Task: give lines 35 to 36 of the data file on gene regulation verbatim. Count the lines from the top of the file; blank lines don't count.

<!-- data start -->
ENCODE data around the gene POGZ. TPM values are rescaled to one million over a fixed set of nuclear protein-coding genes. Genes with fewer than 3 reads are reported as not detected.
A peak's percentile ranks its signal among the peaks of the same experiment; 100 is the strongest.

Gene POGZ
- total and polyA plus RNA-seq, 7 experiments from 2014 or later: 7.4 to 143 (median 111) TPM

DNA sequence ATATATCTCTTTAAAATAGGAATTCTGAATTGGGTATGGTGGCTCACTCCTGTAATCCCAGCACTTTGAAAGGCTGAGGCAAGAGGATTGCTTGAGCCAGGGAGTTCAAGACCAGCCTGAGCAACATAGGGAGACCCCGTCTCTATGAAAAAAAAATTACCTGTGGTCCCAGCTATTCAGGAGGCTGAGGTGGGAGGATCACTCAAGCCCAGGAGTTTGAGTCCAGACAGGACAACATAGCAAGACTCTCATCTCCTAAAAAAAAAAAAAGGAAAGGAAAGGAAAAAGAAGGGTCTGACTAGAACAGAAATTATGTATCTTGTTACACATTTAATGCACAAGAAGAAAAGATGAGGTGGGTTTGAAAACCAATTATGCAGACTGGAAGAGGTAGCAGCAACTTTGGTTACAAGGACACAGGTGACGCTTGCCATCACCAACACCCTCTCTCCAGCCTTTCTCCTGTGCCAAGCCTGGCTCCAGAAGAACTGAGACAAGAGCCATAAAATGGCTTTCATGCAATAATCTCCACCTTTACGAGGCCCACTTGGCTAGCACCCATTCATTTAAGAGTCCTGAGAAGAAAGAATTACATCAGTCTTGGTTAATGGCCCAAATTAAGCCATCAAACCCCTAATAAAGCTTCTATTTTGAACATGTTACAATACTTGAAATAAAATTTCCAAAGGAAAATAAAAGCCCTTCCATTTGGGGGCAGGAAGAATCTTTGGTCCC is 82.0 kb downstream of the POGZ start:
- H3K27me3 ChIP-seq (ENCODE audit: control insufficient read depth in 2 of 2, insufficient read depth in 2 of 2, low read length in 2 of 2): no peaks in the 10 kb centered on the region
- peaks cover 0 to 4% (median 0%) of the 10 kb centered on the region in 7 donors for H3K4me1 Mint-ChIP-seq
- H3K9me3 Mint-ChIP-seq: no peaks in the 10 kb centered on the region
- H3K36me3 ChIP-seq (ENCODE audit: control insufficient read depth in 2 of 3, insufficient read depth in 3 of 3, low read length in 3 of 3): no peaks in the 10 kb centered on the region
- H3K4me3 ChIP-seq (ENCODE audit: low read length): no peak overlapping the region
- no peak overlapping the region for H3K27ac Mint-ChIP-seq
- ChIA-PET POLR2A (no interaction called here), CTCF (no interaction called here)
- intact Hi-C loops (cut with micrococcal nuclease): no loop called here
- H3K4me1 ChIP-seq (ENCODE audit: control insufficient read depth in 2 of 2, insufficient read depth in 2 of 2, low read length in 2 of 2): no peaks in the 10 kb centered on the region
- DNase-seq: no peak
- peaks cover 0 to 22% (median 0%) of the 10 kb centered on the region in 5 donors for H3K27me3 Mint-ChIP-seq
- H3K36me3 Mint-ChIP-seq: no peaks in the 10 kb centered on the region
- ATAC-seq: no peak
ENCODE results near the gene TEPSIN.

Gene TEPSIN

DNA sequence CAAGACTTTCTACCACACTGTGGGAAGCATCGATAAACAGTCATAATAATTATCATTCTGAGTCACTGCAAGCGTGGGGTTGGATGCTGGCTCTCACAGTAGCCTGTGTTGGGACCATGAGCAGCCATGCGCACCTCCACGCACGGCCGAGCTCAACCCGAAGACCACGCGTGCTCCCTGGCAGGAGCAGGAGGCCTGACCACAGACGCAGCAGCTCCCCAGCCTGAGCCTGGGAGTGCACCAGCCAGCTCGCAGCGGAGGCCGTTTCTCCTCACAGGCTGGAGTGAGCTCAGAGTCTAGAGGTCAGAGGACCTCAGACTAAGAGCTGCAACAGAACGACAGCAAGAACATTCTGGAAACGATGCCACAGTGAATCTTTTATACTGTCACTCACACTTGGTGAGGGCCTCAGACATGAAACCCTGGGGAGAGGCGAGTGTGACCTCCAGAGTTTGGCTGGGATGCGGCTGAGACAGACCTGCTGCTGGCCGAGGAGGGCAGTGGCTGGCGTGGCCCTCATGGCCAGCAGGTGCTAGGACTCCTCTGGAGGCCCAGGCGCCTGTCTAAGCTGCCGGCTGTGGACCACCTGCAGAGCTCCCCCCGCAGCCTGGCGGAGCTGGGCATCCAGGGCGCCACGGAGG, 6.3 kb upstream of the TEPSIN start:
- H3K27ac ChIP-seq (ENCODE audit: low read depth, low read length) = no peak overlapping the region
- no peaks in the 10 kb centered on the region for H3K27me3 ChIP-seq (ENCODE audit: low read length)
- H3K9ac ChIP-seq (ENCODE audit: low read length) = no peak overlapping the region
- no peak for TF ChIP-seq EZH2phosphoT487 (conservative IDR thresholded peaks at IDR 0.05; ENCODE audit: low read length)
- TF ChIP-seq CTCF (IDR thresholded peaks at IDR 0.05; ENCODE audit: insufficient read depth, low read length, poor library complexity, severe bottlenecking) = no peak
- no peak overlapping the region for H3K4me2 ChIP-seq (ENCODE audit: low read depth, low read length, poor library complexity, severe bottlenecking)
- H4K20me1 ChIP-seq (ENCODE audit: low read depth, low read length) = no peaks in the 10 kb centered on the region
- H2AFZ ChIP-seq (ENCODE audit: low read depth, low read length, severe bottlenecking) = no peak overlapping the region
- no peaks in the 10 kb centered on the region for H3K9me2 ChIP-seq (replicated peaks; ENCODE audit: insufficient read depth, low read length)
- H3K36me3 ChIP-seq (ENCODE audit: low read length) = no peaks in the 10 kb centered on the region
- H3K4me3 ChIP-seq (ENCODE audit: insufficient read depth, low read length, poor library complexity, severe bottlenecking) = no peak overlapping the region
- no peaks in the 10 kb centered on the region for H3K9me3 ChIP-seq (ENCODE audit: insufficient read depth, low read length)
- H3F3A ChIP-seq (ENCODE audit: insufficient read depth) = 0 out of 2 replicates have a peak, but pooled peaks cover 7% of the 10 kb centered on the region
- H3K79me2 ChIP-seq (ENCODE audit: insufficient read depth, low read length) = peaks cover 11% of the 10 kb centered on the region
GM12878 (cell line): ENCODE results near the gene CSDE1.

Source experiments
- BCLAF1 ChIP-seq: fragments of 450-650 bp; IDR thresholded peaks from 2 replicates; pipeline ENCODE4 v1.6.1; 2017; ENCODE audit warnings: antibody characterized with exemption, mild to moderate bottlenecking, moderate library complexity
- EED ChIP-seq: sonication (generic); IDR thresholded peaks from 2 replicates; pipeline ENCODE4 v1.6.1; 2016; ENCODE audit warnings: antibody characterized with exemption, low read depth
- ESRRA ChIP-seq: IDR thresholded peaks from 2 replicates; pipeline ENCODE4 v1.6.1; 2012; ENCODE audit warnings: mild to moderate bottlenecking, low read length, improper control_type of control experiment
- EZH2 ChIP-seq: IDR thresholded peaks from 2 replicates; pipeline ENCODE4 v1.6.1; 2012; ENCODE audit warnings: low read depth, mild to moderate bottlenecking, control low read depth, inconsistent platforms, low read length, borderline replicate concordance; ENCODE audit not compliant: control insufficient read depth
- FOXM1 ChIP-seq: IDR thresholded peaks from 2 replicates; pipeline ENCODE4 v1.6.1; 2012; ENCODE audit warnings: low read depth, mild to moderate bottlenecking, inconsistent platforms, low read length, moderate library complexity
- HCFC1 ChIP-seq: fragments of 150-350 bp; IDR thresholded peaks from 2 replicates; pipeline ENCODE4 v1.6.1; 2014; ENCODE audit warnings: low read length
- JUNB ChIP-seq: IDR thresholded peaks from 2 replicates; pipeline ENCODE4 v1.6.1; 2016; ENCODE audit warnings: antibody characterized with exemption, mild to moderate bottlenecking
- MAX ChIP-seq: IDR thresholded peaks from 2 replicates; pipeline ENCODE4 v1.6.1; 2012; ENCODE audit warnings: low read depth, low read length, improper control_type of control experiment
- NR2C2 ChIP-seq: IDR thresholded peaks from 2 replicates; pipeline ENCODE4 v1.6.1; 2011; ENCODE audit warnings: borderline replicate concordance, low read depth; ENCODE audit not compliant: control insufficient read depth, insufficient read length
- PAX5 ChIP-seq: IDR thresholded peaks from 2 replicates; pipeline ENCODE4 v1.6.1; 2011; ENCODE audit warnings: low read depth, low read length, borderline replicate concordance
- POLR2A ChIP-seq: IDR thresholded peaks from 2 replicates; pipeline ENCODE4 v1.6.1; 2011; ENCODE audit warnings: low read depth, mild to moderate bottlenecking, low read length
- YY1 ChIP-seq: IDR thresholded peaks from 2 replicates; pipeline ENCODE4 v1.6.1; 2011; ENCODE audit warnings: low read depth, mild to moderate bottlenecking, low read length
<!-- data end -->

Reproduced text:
- H3K79me2 ChIP-seq (ENCODE audit: insufficient read depth, low read length) = peaks cover 11% of the 10 kb centered on the region
GM12878 (cell line): ENCODE results near the gene CSDE1.